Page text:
Remember how excited everybody was about the Motorola Xoom and Palm Pre?
PORTLAND, Ore. (TheStreet) -- The hype surrounding the most talked-about gadgets at the International Consumer Electronics Show is much like anything else that happens in Las Vegas: It tends to stay there.
Unless you're working at a tech company or cover technology and are in Vegas sampling the wares and meeting people within the industry, CES is just a barrage of announcements touting the next big thing. For a couple of days in the desert, any one product or gadget can become the next big technological advance humankind can't life without. A few weeks later, it can turn into a tech afterthought taking up shelf space retailers wish they could use for more popular products.
Does anyone remember what the big product launches from last CES were? Something to do with a television, perhaps? A 3-D printer? It doesn't matter. Regardless of what companies would have you believe, consumer behavior is shaped less by the big blockbuster item than by the smaller ones at the fringes. A new game console is worth only as much as the game titles and online support that come with it. A smartphone's design will get it only as far as its base of mobile apps can take it.
Basically, unless you're unveiling a game-changing technology such as high-definition television (which debuted at CES in 1998), Blu-ray discs (2003) or, arguably, 3-D television (2009), there's only so much impact a manufacturer can get out of one device. At some point, all the hype just hurts when a product can't live up to expectations.
We took a look back at the past decade of CES and found five products that didn't quite make their way out of the desert:
5. Intel(:INTC) Wireless Display
Sometimes it's not the idea that's bad, but the way it's implemented.
Intel's idea to wirelessly transmit 720p high-definition signals from a laptop to a television screen was not only good when it was introduced at CES in 2010, but should sound awfully familiar to anyone who owns an Apple (:AAPL) TV box today. Unfortunately, it made it into only a select few laptops and required a $99 set-top box to use.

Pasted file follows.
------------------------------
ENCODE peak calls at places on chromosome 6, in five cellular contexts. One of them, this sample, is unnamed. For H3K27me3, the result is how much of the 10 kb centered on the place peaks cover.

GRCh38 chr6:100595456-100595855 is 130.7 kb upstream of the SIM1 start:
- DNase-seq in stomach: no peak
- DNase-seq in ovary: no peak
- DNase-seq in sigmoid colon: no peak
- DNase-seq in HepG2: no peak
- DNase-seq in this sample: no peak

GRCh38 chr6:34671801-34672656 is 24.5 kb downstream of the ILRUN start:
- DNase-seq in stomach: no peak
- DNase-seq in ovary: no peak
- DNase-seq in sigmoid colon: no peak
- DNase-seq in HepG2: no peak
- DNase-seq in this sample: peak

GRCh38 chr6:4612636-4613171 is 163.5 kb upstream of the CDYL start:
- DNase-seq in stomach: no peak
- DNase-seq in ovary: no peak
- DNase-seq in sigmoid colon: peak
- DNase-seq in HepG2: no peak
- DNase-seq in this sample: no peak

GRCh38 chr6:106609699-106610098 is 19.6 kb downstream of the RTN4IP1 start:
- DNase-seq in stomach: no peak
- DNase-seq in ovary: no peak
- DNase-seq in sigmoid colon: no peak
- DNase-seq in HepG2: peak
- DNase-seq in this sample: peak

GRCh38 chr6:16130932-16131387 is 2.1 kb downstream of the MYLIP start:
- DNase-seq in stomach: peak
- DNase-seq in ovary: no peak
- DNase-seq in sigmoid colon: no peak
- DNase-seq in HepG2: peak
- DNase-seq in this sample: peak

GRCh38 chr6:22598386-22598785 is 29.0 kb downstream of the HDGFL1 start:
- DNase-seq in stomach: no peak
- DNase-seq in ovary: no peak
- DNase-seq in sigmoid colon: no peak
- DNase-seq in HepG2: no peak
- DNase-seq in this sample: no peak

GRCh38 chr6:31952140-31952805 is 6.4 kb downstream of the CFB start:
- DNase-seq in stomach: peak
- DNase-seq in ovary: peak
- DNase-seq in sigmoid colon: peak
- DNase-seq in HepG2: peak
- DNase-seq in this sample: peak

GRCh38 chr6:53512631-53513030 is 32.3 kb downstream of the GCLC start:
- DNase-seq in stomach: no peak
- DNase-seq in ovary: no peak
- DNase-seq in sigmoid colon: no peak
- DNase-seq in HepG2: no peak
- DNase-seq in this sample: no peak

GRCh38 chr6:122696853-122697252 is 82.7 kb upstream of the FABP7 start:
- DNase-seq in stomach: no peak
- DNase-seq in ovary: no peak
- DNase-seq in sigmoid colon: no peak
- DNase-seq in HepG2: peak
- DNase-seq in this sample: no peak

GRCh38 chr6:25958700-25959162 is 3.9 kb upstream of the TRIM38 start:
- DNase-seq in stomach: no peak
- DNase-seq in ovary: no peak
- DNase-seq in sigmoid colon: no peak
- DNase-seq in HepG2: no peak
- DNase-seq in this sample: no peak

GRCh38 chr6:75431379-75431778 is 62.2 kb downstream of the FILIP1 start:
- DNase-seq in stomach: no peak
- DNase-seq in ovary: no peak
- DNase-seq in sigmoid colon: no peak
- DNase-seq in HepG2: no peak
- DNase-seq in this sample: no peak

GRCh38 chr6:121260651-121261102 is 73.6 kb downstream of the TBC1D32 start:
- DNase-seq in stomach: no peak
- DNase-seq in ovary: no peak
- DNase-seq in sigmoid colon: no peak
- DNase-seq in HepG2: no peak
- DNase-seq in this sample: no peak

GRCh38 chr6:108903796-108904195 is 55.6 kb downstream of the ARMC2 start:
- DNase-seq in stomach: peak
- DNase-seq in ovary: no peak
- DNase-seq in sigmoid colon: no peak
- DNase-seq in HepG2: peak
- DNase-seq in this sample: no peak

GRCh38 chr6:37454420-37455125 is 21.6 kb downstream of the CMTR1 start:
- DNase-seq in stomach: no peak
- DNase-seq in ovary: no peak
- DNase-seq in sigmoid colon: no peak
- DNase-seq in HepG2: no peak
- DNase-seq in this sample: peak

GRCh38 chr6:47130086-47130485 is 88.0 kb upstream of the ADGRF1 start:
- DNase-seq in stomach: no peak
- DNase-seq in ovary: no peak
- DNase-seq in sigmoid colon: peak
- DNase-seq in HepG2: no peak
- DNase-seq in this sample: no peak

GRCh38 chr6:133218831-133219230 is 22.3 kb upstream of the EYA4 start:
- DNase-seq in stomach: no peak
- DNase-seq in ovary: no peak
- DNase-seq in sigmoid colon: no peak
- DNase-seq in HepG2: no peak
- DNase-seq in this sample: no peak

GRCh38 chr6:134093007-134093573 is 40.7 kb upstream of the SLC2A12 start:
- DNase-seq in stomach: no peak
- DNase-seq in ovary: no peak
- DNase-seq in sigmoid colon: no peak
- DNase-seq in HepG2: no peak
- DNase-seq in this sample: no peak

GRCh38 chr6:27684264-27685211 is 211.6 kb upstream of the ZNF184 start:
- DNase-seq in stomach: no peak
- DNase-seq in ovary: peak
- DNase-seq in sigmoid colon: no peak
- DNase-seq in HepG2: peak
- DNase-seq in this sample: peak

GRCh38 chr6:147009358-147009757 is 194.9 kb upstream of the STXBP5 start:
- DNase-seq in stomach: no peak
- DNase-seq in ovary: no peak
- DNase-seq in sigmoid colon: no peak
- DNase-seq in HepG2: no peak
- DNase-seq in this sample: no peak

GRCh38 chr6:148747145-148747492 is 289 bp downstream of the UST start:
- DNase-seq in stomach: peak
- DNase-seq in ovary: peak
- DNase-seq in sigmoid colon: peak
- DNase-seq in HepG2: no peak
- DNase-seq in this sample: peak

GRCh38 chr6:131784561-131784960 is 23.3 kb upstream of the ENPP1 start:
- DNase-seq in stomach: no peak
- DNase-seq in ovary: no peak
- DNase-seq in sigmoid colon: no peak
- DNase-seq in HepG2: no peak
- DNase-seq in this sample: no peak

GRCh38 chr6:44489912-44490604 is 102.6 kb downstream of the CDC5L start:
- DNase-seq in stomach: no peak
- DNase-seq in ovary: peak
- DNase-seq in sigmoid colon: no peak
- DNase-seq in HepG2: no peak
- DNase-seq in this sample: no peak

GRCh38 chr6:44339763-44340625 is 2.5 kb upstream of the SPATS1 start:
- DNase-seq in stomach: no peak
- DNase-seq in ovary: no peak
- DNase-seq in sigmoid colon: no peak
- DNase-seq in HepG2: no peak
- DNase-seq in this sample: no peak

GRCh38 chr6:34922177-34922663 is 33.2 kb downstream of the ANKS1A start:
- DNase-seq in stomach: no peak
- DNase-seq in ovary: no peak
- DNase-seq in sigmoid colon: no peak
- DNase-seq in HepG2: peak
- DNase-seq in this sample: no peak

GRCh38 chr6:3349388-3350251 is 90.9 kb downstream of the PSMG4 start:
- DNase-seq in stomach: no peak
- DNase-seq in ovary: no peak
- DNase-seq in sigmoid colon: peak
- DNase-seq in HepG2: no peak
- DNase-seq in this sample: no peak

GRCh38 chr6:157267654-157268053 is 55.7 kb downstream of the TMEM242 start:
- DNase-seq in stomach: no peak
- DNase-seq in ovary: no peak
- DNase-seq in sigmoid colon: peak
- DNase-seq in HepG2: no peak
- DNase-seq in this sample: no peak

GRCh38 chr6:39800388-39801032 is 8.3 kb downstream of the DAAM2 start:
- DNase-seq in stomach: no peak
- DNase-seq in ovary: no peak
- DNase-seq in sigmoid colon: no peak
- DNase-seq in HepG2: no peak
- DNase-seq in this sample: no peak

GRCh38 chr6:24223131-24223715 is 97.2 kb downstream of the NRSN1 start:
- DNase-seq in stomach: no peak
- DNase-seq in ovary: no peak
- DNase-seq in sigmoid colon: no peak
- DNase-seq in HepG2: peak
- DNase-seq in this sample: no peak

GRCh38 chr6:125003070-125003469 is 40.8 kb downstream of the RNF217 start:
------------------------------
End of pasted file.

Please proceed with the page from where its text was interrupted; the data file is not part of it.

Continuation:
It also never found its way into smart TVs, Roku and Boxee boxes, Blu-ray players or any of the myriad other devices that ended up giving the laptop a pass and bringing online content directly onto living room televisions. Like Apple TV, it's still a pretty efficient way of putting the contents of your laptop's screen onto a television. Unfortunately, as more consumers shift to mobile devices, there's less demand for what's on fading laptops.
4. Nokia(:NOK) Lumia 900
C-Net considered this the best cellphone the 2012 CES had to offer. It loved seeing Nokia returning to the U.S. market after a brief hiatus and teaming up with Microsoft(:MSFT) on a Windows 7 with a swanky design, touchscreen display, strong camera and 4G support.
The smartphone-buying public almost immediately yawned in their faces.
The very clear message sent by smartphone users last year was that if it wasn't an iPhone or a Samsung Galaxy product, they didn't want it. Samsung's share of the overall U.S. mobile phone market swelled to nearly 27 last quarter, according to ComScore(:SCOR). Apple came in second at 18.5%. Nokia? It registered in the low single digits somewhere below HTC's shrinking 5.9% share.
Among smartphone users, Nokia's partner Microsoft is faring just as poorly. While Google's Android products hold a 53.7% share of the market and Apple's iPhones clock in at 35%, Microsoft's share is at 3% and falling. Even Research In Motion(:RIMM), whose stodgy BlackBerry smartphones are in desperate need of an update, more than doubles Microsoft's smartphone market share at 7.3%.
3. Motorola Xoom
Not only did reviewers at CES in 2011 think this was the best tablet at the show; they were adamant that it was the best overall product.
This is what happens when you host a consumer electronics show that Apple doesn't attend.